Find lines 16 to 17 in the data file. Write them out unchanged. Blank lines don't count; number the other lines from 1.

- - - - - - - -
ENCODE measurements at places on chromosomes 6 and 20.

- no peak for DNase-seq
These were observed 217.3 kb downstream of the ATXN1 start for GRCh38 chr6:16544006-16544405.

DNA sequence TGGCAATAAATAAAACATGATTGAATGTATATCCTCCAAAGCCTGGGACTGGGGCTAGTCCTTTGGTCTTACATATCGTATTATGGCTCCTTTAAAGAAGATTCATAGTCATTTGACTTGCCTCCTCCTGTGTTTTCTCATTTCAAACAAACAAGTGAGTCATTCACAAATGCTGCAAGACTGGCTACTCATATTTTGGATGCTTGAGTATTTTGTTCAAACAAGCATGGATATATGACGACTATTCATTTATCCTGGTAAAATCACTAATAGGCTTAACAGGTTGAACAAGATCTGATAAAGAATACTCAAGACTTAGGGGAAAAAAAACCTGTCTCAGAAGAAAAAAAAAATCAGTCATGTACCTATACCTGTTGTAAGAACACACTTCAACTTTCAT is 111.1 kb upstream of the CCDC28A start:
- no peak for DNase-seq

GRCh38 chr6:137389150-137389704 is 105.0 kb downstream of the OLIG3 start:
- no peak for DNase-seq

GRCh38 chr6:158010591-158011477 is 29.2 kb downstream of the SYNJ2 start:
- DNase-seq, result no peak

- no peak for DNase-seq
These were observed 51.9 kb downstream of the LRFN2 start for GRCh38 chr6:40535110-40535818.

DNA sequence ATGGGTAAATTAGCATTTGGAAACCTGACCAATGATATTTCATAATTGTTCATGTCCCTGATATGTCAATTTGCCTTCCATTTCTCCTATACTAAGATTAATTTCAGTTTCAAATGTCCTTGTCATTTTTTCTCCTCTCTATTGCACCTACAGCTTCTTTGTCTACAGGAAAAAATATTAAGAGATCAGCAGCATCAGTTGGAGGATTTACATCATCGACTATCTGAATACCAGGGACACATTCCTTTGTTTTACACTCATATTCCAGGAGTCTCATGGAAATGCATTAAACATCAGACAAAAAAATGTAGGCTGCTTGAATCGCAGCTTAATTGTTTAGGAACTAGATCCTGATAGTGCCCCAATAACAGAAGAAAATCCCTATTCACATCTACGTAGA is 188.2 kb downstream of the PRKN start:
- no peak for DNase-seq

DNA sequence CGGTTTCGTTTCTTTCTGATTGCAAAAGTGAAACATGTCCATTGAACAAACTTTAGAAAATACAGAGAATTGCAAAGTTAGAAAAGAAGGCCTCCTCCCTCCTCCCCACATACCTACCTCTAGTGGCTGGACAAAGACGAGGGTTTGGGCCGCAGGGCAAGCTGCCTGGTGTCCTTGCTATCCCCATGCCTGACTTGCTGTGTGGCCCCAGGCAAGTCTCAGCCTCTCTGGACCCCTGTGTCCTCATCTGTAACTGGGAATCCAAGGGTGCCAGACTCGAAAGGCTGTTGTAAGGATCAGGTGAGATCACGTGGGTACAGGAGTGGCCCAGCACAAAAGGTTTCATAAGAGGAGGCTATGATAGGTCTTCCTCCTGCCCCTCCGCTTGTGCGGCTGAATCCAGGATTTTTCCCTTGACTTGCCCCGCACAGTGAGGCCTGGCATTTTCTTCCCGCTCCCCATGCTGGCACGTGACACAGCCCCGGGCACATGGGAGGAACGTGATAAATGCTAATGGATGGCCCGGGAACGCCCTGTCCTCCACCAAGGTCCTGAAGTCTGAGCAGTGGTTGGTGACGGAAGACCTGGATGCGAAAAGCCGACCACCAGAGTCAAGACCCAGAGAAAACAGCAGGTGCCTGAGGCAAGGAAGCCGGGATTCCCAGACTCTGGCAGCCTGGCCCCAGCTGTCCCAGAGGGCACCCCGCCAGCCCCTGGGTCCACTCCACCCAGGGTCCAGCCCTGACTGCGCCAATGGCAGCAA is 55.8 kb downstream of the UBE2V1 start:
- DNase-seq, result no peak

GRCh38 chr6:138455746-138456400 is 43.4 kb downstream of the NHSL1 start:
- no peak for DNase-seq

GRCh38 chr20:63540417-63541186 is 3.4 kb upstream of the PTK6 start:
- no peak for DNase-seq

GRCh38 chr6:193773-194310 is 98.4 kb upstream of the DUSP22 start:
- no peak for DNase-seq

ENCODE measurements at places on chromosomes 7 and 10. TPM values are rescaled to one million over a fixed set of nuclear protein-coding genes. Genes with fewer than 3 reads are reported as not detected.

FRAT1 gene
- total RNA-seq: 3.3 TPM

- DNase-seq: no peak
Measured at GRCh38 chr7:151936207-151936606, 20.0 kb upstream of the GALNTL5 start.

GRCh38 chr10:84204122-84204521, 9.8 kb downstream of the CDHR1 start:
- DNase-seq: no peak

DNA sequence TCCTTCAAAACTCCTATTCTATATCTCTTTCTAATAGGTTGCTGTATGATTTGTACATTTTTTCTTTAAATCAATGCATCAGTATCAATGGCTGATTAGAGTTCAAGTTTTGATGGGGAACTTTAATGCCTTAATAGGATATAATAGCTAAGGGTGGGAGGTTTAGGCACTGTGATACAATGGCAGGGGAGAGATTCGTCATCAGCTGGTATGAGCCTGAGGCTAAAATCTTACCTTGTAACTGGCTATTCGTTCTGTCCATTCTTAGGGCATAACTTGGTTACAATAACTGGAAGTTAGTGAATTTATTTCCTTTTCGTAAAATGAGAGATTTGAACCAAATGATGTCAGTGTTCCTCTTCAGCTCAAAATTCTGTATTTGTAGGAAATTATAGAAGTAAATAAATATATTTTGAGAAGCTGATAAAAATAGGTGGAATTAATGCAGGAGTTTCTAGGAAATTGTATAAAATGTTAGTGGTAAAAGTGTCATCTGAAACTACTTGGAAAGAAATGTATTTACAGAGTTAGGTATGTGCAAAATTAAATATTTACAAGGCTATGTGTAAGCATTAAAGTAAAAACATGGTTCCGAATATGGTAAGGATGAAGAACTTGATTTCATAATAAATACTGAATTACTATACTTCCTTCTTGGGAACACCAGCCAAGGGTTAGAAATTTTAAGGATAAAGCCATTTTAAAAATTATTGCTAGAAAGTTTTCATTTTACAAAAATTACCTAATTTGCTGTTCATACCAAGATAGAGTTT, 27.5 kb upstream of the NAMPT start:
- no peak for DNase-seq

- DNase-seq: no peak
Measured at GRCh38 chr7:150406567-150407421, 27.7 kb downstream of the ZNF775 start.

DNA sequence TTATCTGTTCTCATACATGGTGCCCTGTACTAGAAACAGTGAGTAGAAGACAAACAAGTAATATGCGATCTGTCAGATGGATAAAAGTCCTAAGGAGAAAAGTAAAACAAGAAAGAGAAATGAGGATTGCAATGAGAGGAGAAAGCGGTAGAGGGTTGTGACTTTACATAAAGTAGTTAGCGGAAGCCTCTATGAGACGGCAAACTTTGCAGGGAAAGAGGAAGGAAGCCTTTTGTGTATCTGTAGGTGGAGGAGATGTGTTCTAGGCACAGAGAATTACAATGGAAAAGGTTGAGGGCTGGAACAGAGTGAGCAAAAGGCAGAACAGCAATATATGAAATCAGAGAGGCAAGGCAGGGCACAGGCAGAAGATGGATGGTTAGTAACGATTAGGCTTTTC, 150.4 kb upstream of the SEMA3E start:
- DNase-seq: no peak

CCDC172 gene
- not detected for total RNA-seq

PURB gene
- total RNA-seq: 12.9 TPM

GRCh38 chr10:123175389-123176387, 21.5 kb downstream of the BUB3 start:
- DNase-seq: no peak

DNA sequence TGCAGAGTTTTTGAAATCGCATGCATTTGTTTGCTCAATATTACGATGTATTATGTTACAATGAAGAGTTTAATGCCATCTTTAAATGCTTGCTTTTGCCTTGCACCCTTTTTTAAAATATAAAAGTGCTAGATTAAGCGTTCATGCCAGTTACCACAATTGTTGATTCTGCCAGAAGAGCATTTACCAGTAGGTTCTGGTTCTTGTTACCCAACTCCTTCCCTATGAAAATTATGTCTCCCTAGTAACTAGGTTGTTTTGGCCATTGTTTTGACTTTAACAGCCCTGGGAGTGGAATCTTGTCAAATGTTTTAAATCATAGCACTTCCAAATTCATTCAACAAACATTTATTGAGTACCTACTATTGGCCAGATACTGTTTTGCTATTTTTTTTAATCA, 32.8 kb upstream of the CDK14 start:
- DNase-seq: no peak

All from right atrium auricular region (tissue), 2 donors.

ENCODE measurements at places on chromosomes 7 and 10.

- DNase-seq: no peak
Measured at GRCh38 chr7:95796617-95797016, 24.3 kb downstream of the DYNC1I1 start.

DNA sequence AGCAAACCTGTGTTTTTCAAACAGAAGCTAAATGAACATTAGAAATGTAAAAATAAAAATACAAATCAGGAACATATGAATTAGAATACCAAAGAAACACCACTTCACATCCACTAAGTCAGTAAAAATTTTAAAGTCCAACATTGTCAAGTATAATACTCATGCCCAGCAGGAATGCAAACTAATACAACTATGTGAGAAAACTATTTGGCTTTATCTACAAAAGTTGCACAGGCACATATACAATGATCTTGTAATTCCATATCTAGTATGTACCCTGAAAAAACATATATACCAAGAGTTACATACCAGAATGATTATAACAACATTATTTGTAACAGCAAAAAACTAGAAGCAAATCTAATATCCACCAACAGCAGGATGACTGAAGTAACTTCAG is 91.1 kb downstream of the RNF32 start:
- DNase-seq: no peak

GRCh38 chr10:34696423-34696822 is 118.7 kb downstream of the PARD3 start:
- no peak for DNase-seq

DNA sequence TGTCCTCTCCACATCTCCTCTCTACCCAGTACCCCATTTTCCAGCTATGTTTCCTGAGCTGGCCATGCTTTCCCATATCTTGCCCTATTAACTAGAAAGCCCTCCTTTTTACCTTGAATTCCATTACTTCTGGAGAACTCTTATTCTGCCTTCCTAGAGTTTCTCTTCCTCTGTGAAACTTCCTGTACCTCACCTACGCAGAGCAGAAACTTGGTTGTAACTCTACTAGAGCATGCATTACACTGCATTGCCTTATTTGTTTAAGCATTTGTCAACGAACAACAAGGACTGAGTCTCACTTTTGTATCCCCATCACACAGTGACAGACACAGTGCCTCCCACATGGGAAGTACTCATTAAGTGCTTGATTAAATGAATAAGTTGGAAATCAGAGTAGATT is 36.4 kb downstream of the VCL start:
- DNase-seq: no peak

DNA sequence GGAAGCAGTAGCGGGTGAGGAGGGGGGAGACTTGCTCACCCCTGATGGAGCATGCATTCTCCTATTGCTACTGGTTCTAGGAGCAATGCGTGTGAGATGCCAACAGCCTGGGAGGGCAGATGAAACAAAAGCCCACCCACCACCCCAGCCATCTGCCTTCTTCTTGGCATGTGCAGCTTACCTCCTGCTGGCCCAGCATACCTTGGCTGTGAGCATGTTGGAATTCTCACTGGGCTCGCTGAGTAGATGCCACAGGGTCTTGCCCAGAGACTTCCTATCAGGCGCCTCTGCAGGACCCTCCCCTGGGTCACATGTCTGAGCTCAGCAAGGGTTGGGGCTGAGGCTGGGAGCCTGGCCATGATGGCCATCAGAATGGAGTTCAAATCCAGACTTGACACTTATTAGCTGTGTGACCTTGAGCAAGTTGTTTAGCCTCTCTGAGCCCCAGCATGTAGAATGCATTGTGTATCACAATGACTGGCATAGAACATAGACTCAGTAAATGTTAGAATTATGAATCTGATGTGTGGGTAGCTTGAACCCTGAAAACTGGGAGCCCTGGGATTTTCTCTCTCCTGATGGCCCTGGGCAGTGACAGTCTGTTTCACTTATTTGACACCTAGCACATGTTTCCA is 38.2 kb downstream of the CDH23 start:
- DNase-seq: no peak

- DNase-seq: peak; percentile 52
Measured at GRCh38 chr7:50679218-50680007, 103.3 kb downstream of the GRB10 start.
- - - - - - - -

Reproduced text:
GRCh38 chr6:138455746-138456400 is 43.4 kb downstream of the NHSL1 start:
- no peak for DNase-seq